Those who are unfamiliar with interior design CAD software sometimes assume it refers to a specific program. In reality, it is actually an umbrella term that encompasses the practice of all computer-aided design.
CAD software can range from photo-editing, architectural and interior design software, but interior design CAD software focuses specifically on interior design. There is a wide variety of CAD design software out there so choices are limitless. However, because of the all-encompassing nature when it comes to the term "design" in computer-aided design, choosing the right software for your needs can be difficult. So before you go online or to your local software retailer, evaluate your budget and expectations from the CAD software you are about to buy.
While interior design can be easy to define, there are so many things that need their own attention. Will you be working on the design of the actual rooms? How about customizing furniture? Do you primarily need something to help you design or recreate blueprints without the help of an architect? These are the kind of questions that need to be answered as not all interior design cad software will have the kind of functionality you need.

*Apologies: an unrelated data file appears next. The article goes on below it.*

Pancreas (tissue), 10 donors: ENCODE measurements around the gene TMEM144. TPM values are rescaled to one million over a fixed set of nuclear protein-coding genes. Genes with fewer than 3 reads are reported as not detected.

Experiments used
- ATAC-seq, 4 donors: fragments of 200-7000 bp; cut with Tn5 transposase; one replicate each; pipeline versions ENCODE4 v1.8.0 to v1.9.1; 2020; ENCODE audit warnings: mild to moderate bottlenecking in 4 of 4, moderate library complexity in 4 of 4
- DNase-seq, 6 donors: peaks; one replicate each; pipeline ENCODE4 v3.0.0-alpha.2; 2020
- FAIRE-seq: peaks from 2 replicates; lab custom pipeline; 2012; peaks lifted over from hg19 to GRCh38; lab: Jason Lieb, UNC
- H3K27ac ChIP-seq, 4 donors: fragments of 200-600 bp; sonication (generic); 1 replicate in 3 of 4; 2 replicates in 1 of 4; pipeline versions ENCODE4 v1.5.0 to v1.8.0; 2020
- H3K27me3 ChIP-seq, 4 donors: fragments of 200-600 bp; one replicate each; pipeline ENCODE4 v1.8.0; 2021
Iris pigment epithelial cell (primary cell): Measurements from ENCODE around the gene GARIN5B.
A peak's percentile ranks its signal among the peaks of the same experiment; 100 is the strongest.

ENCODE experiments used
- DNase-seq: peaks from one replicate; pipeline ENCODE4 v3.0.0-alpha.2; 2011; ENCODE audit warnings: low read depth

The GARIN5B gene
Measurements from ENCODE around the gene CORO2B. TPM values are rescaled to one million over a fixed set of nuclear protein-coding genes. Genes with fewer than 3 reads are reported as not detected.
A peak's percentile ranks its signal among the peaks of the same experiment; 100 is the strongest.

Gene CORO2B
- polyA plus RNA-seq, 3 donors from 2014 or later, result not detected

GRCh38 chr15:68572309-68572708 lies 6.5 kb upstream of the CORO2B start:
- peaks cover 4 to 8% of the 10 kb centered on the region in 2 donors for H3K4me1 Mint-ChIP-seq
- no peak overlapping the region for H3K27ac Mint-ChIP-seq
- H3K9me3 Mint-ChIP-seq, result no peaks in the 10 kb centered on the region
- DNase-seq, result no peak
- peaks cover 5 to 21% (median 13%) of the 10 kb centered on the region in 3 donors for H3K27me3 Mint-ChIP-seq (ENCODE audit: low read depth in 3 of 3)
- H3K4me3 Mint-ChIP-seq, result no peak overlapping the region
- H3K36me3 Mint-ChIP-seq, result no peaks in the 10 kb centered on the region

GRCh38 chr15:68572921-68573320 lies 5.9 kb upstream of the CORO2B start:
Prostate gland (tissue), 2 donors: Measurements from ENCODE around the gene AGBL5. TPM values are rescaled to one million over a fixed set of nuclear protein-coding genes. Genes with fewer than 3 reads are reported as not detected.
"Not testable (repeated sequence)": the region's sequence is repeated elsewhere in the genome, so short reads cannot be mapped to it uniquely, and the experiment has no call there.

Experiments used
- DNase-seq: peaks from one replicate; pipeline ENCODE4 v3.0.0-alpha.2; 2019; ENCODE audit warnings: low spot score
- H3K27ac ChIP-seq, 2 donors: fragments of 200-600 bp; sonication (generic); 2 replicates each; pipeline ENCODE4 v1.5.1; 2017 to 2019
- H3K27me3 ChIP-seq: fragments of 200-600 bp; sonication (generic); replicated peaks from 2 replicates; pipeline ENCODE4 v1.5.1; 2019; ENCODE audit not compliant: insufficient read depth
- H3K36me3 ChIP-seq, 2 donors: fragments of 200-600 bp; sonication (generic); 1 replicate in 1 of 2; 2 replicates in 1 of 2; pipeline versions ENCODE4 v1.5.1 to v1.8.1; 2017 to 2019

The best kind of CAD software for interior design is the kind that allows you to preview any work you have done in the design of the interiors. This kind of software should be able to allow you to define blueprints, manipulate textures and colors, and have a library of furniture and appliances that you can also manipulate. Another kind of interior design cad software you can use is one that allows you to design and customize your own furniture. It should come with a library of templates, as well as tools that help you design furniture pieces from scratch, so to speak.
You will also want to evaluate your budget and the kind of CAD software you can actually afford. Some programs exist that have a wide variety of functionality, but be prepared to give an arm and a leg for them. You might possibly find some free software out there with limited functionality, or even shareware versions of paid software that allow you to preview their functionality for a period that averages around 30 days before being obligated to pay for it.
If you are lucky, you might be able to find a few free programs with limited but specific functionality that you can use in conjunction with each other and replicate what you can get from more expensive paid programs. It isn't likely though, as there are just some features that the market has put a premium on. Sample as many free and shareware versions before deciding if you would like to stick to free programs or upgrade to more powerful ones.